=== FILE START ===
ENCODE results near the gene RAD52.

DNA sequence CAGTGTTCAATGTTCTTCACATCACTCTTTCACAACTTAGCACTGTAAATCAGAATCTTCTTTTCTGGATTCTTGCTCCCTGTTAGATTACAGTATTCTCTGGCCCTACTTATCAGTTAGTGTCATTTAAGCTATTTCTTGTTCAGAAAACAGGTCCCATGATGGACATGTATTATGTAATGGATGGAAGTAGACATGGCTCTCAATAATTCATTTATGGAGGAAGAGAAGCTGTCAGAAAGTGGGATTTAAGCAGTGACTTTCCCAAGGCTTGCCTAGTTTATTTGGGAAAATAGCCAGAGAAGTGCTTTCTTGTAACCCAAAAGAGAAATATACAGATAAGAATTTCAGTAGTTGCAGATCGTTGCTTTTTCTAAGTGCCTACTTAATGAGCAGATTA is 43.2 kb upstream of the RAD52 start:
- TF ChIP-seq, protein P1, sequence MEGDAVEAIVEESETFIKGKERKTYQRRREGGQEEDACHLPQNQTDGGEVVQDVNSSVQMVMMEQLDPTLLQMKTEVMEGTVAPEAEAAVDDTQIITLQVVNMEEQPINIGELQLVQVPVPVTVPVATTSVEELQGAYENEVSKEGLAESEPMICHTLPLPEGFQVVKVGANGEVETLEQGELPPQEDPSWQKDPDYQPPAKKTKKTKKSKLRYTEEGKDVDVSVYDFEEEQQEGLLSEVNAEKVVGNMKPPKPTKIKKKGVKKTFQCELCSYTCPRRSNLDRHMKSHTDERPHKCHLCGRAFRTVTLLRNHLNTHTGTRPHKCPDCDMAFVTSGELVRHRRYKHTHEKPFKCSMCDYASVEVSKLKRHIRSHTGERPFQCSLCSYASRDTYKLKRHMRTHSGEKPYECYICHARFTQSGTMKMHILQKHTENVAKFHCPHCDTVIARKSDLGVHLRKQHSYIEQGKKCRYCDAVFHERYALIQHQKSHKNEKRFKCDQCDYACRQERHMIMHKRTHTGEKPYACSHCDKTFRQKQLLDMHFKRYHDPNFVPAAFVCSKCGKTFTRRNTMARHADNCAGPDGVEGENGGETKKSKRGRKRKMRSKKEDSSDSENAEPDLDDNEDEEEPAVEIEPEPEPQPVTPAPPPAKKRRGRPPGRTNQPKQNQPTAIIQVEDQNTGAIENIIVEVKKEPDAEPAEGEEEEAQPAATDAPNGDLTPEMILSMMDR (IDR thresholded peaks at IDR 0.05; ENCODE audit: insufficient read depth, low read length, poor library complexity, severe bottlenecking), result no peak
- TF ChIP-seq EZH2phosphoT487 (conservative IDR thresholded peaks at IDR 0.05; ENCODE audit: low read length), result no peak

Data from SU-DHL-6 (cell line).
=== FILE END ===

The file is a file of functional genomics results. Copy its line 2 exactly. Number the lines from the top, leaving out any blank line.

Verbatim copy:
DNA sequence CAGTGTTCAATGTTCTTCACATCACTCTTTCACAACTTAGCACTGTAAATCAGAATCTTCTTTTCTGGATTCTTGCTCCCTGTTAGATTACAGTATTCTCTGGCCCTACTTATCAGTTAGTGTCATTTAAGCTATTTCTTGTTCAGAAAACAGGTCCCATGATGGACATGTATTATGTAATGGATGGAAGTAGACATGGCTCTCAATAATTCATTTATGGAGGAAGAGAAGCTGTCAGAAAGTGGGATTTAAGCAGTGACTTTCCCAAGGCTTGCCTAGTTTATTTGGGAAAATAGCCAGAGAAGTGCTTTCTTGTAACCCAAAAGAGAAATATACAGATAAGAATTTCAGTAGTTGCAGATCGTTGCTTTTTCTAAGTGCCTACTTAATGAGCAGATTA is 43.2 kb upstream of the RAD52 start: